Advice - brother in law wants to end his life

We don’t know what to do anymore. My brother-in-law is in a care home after having a stroke on Christmas Day a couple of years ago. He is paralysed down one side and incontinent. He’s in his early 60s and feels his life is over. He didnt have many friends prior to the stroke and the friends he did make in the home have died (he is the youngest by a good 15 years). He doesn’t shave or leave his room, when they do get him out of his room he wants to go straight back. He doesn’t eat much anymore and he’s started to become aggressive. He just wants to die. The GP has given him antidepressants and referred him for a psych assessment, but the lists are long. How can we help him? Hubby is exhausted (mum also had a stroke and needs care). Any advice is gratefully received.

@JuliP i really feel for you thats such a difficult situation to be in. Its really hard when someone is affected by stroke but physically & emotionally. Hopefully the anti depressants will help a bit. Does the home have a mental health specialist that could talk to your brother? I’m jot 100% sure but i thought there were places you could ring if the situation becomes urgent - samaritans may be worth a call as they will have come across this befire & be able to offer some better advice.
Maybe you could try & find things that your brother in law enjoys to do with him. Is he able to go out for example if someone takes him. Having something to look forward to might help.
Is he in the right place? Is there somewhere better with more people his age?
Thats probably not much help but may give you a couplevof things to think about.
Wishing you all the best.

Ann x

1 Like

@JuliP hi I’m so sorry you are going through all this worry. Sorry for your brother in law too.
I second everything @Mrs5K has said.

Does your brother in law have any children or anyone closer to him? It’s a really difficult situation your in.

I hope you find some help to help your brother in law.

Kindest wishes and in my thoughts. Loraine

1 Like

Hi and so sorry for your brother in law’s situation.

The advice already given is spot on and I think the key is finding him a care home that has a younger group of residents. Could the Stroke Association be of some help just as a starting point?

1 Like

@JuliP hopefully the anti depressants will help, it’s a tough situation for him to be in and yourselves as his loved ones wanting to help.

Has he tried tried counselling, it can help if he has someone to talk to that he can speak about his feelings without worrying he’ll be judged for having them.

Best wishes to you all

How sad for your brother-in-law and his family. I can only echo the advice above and wonder whether he would appreciate being with younger residents, not that older people can’t provide enriching friendships too

1 Like

I’m sorry to hear of your brother-in-law’s predicament @JuliP, antidepressants can buffer mood swings and emotional pressure. I was never confronted by my own mortality before stroke in such a personal way, there were a few times a fateful thought flashed across my mind but I didn’t let it linger. It is very hard to feel settled when pain is constant, and pain can be other than just physical. It also makes it so much tougher when those feelings are exacerbated by injury to the brain. We have no rational control at times because we just don’t.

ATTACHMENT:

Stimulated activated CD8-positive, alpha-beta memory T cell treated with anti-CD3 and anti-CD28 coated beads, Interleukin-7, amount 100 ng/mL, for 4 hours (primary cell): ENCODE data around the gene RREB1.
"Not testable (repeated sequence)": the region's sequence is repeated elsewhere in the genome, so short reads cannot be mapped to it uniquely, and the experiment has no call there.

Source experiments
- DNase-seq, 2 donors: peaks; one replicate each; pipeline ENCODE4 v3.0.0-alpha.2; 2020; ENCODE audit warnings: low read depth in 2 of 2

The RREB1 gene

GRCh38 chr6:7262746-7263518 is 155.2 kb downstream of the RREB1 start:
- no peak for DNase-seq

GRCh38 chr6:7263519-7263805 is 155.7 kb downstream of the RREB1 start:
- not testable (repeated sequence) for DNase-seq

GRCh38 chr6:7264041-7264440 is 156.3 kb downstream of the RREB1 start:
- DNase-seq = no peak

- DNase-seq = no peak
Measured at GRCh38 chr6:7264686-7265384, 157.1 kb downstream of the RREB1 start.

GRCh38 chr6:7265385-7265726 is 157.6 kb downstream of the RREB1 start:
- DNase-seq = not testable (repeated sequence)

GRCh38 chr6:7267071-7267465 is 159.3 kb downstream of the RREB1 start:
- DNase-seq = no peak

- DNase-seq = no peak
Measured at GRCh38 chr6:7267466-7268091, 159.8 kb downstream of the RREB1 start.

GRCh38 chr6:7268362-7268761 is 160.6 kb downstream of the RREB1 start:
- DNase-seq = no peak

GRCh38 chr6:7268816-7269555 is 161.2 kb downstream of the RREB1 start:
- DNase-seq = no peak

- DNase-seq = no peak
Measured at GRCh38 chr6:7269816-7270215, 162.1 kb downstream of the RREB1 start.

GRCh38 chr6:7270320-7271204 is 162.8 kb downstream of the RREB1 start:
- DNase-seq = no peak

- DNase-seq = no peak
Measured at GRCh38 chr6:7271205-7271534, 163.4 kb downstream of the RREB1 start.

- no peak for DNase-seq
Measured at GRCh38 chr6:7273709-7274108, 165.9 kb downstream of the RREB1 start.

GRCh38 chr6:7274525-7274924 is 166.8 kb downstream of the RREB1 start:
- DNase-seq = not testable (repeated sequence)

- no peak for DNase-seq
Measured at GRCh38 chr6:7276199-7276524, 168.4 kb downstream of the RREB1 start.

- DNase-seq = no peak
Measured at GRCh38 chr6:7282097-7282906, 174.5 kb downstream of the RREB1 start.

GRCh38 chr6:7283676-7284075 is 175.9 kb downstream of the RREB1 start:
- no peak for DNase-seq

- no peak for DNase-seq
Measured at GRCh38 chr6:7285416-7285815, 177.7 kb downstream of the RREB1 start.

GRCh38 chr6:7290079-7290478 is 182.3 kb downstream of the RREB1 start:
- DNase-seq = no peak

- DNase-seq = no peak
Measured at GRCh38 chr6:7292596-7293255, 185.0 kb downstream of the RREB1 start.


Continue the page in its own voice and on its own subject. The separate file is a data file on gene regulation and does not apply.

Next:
My own philosophy in the breadth of things, is that no matter how debilitating things are, I contribute something to this world, even if it is just to the plants and the insects. Even if I am just a cursory snack for a flea, I’m valuable. So, before I go down a rabbit hole of introspection, the additional things you could possibly do is provide some basic CBT and Mindfulness, at its most simplistic level it can be useful for shifting the emotional gears, and grounding when feelings become dark. One doesn’t have to be qualified to apply these principles, and they could help your brother-in-law have something he can use when he is on his own.

So, as an example. A principle of Mindfulness is being in the present moment. This can be achieved by focussing on an object, feeling its texture, smelling its fragrance, listening to the sound it might make. Just spending time with the object, noticing its colour and shape. You could bring him such an object, and share the experience if he is accepting. It’s just one little example of how Mindfulness can remove thoughts of the future and past, and allow us a bit of time to just be in the present.

Anyway, I hope my rather limited pearl assists giving some direction at this juncture.

As stated so far all the above is good advice if the care home does not have a mental health worker could you or the care home get in touch with the adult mental health services all the best with kind regards des

hiju;ip,
this may seem harsh, but i know exactly where hes coming from, you feel locked into a body that just doesn’t work anymore. ihave had thoughts like his, forme watching and lstening to the three dads walking stopped me, the thought of what it like on those you leave behind. i had my stroke in january, and i can now walk/shuffle about, my left hand and rm are goosed though.when you talk to him don;t talk in platitudes. like we are in this together or it takes time, cos you are not in it together, and he knows it will take timethose kind of statments will just make him angry, top tip give him something to look forward too a holiday, driving againapply through his occupational phrapist, and remember he is grieving, his mind is trying to come to terms with what hes lost, and at this stage he probably see no end to it, david

3 Likes